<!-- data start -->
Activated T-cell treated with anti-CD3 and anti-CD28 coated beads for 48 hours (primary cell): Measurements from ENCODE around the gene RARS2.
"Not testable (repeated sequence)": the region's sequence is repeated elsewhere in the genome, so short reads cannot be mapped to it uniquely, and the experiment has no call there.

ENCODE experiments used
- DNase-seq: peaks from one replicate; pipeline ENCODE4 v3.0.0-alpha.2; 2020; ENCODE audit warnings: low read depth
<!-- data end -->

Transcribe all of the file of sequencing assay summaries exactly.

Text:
Activated T-cell treated with anti-CD3 and anti-CD28 coated beads for 48 hours (primary cell): Measurements from ENCODE around the gene RARS2.
"Not testable (repeated sequence)": the region's sequence is repeated elsewhere in the genome, so short reads cannot be mapped to it uniquely, and the experiment has no call there.

ENCODE experiments used
- DNase-seq: peaks from one replicate; pipeline ENCODE4 v3.0.0-alpha.2; 2020; ENCODE audit warnings: low read depth